The next point to note is that our conscious experiences and activities themselves have not only their intrinsic value, as they pass, but an extrinsic value, as means toward future pleasures and pains that remain out of connection with that interrelated stream of experience to which we usually limit the term "consciousness." On the other hand, may it not be that God, and angels, or other disembodied beings, have consciousness, and intrinsic goodness, without having organisms? Of course, for all we know, the world about us may be chock full of pleasures and pains. But for practical purposes, and so far as our morality is concerned, either the statement in the text or the suggested equivalent is true. The point is, that the foundation of morality is in us

- whether you call us in the last analysis consciousnesses or organismas.

intrinsic values. Each phase of experience has its own worth, while it lasts, and also has its results in determining future phases with their varying degrees of worth. Our reveries, our debauches, our sacrifices are good or bad in their effects as well as in themselves. Thus all experience has a double rating; acts are not only pleasant, agreeable, intrinsically desirable, but also wise, prudent, useful, virtuous, i.e., extrinsically desirable. These extrinsic values usually bulk much larger in the end than the first transitory intrinsic value; but our natural tendency is to forget them and guide our action by immediate values. Hence the need of a continual disparagement of the latter, and the many means men have adopted of emphasizing the importance of the former. Yet, after all, our concern for the extrinsic value of acts has to do only with means to ends; and unless acts tend to produce intrinsic goodness somewhere they are not extrinsically good. There is no sense in sacrificing an immediate good unless the alternative act will tend in its ultimate effects to produce a greater good, or unless the act sacrificed would have brought, after its present intrinsic good, some greater intrinsic evil. The sacrifice of a good for no greater good is asceticism or fanaticism. From this there is no ultimate salvation but by referring all acts to the final touchstone asking which will produce in the end the greatest amount of intrinsic good and the least intrinsic evil.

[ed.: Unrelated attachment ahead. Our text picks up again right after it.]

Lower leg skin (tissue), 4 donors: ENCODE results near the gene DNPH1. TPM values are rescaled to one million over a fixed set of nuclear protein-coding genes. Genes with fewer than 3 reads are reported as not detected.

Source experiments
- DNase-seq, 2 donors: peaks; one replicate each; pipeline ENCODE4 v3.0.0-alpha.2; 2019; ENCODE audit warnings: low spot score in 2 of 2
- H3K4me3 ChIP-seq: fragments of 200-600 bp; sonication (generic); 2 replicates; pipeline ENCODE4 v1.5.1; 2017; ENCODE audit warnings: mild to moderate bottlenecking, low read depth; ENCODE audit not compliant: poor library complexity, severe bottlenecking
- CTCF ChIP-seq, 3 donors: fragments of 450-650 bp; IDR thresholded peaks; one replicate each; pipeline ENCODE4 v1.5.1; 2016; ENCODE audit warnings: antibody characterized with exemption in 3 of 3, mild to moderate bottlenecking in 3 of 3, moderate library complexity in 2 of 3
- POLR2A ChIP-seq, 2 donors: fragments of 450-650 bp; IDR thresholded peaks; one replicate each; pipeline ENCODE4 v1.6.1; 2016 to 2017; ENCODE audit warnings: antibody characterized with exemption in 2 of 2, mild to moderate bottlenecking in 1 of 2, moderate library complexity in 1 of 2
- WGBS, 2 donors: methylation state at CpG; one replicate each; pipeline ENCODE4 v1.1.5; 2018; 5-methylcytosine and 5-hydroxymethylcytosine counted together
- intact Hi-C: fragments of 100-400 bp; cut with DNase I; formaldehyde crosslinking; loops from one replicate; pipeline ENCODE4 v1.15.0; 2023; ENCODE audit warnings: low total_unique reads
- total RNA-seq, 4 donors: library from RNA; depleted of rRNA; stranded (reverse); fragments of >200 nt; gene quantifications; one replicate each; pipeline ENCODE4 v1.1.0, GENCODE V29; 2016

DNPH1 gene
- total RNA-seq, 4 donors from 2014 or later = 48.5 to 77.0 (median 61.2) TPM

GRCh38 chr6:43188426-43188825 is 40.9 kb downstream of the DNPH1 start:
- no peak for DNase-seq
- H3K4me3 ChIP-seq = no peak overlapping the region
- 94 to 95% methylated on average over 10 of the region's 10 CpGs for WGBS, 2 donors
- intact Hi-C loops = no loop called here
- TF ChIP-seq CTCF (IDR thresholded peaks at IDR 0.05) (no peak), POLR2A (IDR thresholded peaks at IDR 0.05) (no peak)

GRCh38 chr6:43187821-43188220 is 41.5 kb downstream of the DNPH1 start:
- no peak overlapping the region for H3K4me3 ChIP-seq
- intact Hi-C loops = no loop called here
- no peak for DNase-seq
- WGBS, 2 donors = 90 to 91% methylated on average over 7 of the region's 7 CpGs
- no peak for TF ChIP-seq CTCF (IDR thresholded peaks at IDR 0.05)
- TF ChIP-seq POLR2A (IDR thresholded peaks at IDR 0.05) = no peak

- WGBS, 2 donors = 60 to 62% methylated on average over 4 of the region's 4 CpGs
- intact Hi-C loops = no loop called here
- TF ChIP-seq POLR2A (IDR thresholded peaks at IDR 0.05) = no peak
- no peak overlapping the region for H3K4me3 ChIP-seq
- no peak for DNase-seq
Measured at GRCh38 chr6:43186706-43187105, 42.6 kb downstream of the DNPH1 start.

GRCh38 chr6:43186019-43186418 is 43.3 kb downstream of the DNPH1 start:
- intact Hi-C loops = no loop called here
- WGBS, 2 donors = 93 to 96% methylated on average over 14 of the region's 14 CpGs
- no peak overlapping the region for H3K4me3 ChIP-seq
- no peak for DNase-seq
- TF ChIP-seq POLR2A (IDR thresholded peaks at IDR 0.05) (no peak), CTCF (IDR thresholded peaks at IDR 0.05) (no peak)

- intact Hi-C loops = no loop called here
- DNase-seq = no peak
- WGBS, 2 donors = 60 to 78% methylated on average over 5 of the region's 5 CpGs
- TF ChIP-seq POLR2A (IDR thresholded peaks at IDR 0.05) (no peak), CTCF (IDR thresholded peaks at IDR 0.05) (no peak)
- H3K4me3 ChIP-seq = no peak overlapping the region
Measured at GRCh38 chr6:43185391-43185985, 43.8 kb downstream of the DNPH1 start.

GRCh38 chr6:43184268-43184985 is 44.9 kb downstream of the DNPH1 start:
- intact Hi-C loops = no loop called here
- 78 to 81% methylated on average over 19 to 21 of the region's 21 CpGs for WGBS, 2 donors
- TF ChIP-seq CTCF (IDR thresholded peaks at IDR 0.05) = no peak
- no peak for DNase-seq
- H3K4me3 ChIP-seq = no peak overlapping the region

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What sort of conduct, then, is good? And how shall we define

virtue? We are brought thus to the conception of an art which shall not only teach us which of two immediate, intrinsic, goods is the better, but shall consider all the near and remote consequences of acts, and direct us to that conduct which will produce most good in the end. That sort of behavior

· The impossibility of finding any other ultimate basis for our conception of moral “good” or “bad” is well expressed by Socrates in Plato's Protago

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as any ultimate element of experience, but as well known to us as blackness and whiteness or light and dark.

Take, as a typical moral situation, a case in which a thirsty man drinks polluted water. In the diagram the arrow represents the direction of the flow of time, and each of the ribbons below represents the stream of consciousness of an individual concerned — the uppermost being that of the thirsty man himself, the others those of his wife, children, or friends. The plus sign early in the drinker's stream of

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experience stands for the plus value which drinking the water effects — the gratifying taste of the water and the allaying of the discomfort of thirst — real values, whose worth cannot be gainsaid. Following, in his own stream of experience, are a row of minus signs, indicating the undesirable penalties in his own life which follow - disease, pain, , deprivation of other goods. No good accrues to others, unless the slight pleasure of seeing his thirst allayed. But evils follow in their experience: worry, sympathetic pain at his suffering, expense of doctor's bills, perhaps (which means deprivation of other possible goods), etc. It is clear at a glance that the positive good attained is not worth the